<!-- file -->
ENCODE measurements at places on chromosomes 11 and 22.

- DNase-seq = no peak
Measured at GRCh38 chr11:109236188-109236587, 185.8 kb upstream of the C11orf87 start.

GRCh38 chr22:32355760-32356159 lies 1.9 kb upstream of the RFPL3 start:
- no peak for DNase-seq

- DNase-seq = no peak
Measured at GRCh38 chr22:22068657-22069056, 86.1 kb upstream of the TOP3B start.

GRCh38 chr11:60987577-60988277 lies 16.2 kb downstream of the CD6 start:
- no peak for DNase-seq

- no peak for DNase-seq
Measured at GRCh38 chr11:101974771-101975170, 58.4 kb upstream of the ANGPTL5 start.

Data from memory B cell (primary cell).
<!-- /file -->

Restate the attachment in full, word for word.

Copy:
ENCODE measurements at places on chromosomes 11 and 22.

- DNase-seq = no peak
Measured at GRCh38 chr11:109236188-109236587, 185.8 kb upstream of the C11orf87 start.

GRCh38 chr22:32355760-32356159 lies 1.9 kb upstream of the RFPL3 start:
- no peak for DNase-seq

- DNase-seq = no peak
Measured at GRCh38 chr22:22068657-22069056, 86.1 kb upstream of the TOP3B start.

GRCh38 chr11:60987577-60988277 lies 16.2 kb downstream of the CD6 start:
- no peak for DNase-seq

- no peak for DNase-seq
Measured at GRCh38 chr11:101974771-101975170, 58.4 kb upstream of the ANGPTL5 start.

Data from memory B cell (primary cell).